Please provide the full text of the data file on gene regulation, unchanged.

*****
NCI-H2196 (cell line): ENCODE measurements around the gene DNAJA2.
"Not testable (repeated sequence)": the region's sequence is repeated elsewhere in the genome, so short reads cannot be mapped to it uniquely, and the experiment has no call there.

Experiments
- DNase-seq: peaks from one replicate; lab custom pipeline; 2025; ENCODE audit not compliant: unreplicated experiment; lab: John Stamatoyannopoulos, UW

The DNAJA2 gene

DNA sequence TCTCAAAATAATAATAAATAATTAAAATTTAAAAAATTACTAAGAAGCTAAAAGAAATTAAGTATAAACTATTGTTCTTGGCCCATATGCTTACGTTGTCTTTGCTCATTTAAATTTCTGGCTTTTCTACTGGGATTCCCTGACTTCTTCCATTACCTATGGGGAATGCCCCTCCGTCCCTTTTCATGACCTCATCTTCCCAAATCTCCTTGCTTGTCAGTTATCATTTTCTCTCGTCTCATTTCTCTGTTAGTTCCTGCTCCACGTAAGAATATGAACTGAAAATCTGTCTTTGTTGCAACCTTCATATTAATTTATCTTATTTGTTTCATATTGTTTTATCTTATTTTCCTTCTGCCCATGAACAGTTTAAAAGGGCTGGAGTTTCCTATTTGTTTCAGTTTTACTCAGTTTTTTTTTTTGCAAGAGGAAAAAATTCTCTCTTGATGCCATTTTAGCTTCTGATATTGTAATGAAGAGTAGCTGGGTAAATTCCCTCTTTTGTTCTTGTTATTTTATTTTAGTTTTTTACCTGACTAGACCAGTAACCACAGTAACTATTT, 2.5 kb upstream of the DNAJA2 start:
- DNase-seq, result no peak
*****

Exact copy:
NCI-H2196 (cell line): ENCODE measurements around the gene DNAJA2.
"Not testable (repeated sequence)": the region's sequence is repeated elsewhere in the genome, so short reads cannot be mapped to it uniquely, and the experiment has no call there.

Experiments
- DNase-seq: peaks from one replicate; lab custom pipeline; 2025; ENCODE audit not compliant: unreplicated experiment; lab: John Stamatoyannopoulos, UW

The DNAJA2 gene

DNA sequence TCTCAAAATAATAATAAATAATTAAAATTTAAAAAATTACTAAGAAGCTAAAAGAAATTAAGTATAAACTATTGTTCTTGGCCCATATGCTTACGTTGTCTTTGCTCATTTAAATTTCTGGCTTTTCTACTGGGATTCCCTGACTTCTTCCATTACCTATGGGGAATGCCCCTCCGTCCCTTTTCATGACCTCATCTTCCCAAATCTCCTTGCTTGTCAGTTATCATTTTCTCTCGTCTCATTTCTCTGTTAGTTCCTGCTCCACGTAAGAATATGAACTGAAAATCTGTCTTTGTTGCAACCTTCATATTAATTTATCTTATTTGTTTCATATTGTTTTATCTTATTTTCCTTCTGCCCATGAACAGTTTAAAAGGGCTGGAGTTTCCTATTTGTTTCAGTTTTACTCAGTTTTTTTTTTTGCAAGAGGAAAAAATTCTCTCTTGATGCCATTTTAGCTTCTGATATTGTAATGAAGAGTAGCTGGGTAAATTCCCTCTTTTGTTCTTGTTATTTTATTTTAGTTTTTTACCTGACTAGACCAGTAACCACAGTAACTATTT, 2.5 kb upstream of the DNAJA2 start:
- DNase-seq, result no peak